VALE DAME EDNA
There was no way I was going to miss Dame Edna’s last hurrah on the stage during her recent farewell Australian tour.
Edna Everage, the Moonee Ponds housewife, first came to my attention in the 1950s together with the lugubrious Sandy Stone, who both in their inimitable way, took the piss out of the stuffy complacent Australia of the Menzies years.
I still have two of Barry Humphries original 45 rpm records, which gave my generation such great joy in its ferociously irreverent treatment of Australia’s oh so smug suburbia. They were titled Wild Life in Suburbia, and featured Highett Fidelity, Sandy Stone’s immortal first monologue Dear Beryl, The Migrant Hostess, and another excruciating effort from the cardigan-wearing Sandy.
The Bulletin issued a 45 rpm record too in 1965 elegantly titled Chunder Down Under. Its sketches (with accompanying songs) were Snow Complications, and The Old Pacific Sea.
Of course by the time I saw Eat Pray Laugh in Newcastle in June 2012, Dame Edna, housewife superstar, was impossibly famous, indulging in her favourite pastime of spearing members of her adoring audience – not only with gladdies, one of which I caught at the end of the show – but with outrageous commentary on their dowdy clothes and excoriating criticism of their Gloria Soames [glorious homes].
Sandy Stone, long since dead since the 1950s, came back from the grave, as did the appalling Sir Les Patterson, that great progenitor of the Yartz, spraying the front rows of the audience with his saliva before mixing rissoles with his bare hands and cooking a barbecue on stage dressed in shorts that did little to conceal his massive personal appendage.
In 1959, the then Mrs Norm Everage, did the expected Grand Tour of the day, and went to England by ship. I followed her, unknowingly, in 1960. We were both, in a sense, seeking our fortunes in London, and neither of us found the streets of the British capital paved with gold.
I finished up on the bones of my bum in a bed-sitter in Hampstead, managing to get some freelance interviewing with the BBC’s Pacific Service to keep body and soul together.
Barry Humphries was doing his best to get some theatrical work, and when we met in 1961, was understudying the role of Fagin in the London stage production of Oliver Twist. Fagin was played by the actor Ron Moody, who later also starred in the same role in the movie Oliver! screened in 1968. Doubtless aware of the formidable talents of his understudy, Moody never had a sickie in the entire time the stage production ran in London, and Barry never had a chance to show what he could do as Fagin.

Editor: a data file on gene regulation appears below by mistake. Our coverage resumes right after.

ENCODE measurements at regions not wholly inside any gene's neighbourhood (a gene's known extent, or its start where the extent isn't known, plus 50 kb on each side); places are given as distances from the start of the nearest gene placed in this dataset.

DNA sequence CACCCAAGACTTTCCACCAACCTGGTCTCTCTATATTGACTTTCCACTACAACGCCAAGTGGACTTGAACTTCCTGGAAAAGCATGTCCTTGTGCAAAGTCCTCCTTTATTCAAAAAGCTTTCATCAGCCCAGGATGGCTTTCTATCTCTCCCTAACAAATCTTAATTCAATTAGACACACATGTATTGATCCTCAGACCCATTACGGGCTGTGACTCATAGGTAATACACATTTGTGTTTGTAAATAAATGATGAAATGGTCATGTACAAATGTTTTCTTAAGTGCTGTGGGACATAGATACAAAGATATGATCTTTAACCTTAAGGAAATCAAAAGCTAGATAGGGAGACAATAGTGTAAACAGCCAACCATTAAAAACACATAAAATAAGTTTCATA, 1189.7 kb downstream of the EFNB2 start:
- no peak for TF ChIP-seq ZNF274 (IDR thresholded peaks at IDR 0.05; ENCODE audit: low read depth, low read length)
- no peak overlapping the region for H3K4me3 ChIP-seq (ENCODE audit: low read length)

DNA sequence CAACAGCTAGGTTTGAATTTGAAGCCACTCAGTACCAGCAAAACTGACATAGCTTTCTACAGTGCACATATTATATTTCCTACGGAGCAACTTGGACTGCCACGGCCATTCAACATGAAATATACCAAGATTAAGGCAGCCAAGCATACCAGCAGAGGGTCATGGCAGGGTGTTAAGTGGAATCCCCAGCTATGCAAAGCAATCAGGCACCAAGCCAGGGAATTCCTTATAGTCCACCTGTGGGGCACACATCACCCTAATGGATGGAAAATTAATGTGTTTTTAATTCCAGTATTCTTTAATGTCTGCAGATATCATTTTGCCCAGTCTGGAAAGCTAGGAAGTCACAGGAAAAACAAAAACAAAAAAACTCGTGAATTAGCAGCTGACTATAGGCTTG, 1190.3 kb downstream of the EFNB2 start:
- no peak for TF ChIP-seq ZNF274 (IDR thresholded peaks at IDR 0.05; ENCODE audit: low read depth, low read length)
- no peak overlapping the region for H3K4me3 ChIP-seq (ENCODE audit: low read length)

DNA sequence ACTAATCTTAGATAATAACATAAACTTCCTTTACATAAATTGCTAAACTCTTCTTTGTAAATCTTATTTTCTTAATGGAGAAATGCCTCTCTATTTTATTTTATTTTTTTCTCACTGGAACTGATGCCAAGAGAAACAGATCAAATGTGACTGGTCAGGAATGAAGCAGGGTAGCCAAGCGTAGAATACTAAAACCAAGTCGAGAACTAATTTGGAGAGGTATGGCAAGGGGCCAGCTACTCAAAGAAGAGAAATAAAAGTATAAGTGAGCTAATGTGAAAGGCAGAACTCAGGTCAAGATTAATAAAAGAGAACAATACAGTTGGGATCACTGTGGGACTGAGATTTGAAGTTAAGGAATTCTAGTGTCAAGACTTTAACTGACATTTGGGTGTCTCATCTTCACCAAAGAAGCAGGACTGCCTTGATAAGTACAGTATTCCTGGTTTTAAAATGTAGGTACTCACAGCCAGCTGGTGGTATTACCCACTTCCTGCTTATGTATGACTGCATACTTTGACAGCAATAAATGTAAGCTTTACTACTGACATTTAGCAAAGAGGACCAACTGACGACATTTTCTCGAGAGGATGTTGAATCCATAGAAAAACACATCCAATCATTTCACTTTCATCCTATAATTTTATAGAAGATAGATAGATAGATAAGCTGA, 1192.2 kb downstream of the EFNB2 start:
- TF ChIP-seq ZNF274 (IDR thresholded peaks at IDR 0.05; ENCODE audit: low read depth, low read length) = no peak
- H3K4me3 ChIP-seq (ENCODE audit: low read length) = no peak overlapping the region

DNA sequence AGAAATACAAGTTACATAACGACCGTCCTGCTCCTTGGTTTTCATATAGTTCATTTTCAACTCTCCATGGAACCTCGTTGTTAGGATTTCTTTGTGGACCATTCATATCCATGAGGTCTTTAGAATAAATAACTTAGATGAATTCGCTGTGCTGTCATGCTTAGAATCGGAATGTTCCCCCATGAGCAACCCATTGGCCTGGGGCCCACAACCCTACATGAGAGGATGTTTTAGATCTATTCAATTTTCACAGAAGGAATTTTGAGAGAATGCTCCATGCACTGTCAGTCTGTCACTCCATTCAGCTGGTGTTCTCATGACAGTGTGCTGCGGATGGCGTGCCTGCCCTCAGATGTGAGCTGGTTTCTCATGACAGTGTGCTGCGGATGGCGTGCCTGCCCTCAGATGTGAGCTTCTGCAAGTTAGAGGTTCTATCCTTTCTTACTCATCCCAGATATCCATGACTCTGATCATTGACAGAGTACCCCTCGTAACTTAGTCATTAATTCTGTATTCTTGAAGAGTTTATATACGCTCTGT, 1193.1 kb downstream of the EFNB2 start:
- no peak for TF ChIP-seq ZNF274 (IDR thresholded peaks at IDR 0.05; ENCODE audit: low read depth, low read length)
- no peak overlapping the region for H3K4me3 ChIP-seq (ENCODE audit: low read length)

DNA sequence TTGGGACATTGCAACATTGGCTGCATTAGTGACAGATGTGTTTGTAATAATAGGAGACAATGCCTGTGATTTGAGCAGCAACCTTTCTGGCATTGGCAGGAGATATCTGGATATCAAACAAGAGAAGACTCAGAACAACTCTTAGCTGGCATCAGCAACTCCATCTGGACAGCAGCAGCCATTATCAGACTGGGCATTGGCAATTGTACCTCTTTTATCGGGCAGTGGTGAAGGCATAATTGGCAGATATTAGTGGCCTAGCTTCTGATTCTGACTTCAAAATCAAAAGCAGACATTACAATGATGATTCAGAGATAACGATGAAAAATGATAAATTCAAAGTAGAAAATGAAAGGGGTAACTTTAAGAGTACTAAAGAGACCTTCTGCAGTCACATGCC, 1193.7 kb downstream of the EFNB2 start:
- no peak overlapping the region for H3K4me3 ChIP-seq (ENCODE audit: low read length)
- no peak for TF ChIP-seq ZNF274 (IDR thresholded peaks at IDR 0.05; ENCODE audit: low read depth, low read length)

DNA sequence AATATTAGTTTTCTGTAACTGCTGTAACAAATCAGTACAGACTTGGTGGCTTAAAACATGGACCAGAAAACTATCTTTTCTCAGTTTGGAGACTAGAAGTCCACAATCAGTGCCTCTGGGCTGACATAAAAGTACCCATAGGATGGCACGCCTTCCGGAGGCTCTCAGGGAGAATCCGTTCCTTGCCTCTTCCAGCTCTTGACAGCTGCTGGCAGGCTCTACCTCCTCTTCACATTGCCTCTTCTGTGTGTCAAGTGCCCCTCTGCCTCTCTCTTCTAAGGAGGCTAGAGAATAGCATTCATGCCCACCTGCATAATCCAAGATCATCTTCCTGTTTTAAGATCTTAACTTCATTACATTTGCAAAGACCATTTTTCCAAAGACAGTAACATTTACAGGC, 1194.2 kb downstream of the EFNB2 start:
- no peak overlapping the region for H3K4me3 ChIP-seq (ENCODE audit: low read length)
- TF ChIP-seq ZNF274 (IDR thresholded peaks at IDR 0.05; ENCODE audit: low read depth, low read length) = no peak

Mrs Everage was also with Barry, and mindful of her Australian vinyl records that had given me so much joy, I sought out Barry to interview him/her in London.
My first interview was done for the quirky ABC Radio weekly program Scope, and broadcast in Australia. Happily I still have a copy of the tape.
Barry was gleaning material on Australians living in London, and was interested in the Aussie ghetto of Earls Court. He asked me if I knew any Australians living there, and I did know a couple of girls who shared a flat there. They knew of Barry, of course, and were delighted to entertain him. Humphries was on his best behaviour, questioned the young women about why they came to London and what they were doing with their lives there. I could see him sucking up material like a sponge!
The ABC didn’t pay very much for freelance items, and I knew the BBC rates were better. Four guineas for a five minute piece! That was one week’s rent for my Hampstead bed-sit. The BBC also paid the interviewee, so Barry was keen to give Mrs Everage another run. So was I!
The only problem was that the General Overseas Service of the BBC (now known as the World Service) existed to promote Britain’s interests overseas. My problem was to convince the producers of the BBC’s Pacific Service to accept an item effectively sending up Australians living in London, who didn’t have a high opinion of the British, particularly their beer.
The breakthrough (and I only managed it once) was to introduce the concept of ‘negative projection’. This, I explained to my puzzled producer, would show BBC listeners overseas how broadminded the British were by allowing their citizens to be sent up gutless. And this is the interview I recorded:
Alas, that was the last hurrah for the new notion of ‘negative projection’. Sadly Barry and I never met in the flesh again, but I did send him the audio on this web site some years ago – which of course was not widely known or available – and got word back that he was pleased.
It is sad that Barry is hanging up his touring frocks for good though. Still, Mrs (later Dame) Edna Everage has had a jolly good innings as they say. And I’ll always be grateful to Barry Humphries for making the 1950s and early 60s much less boring than they might have been in the Land of Oz..
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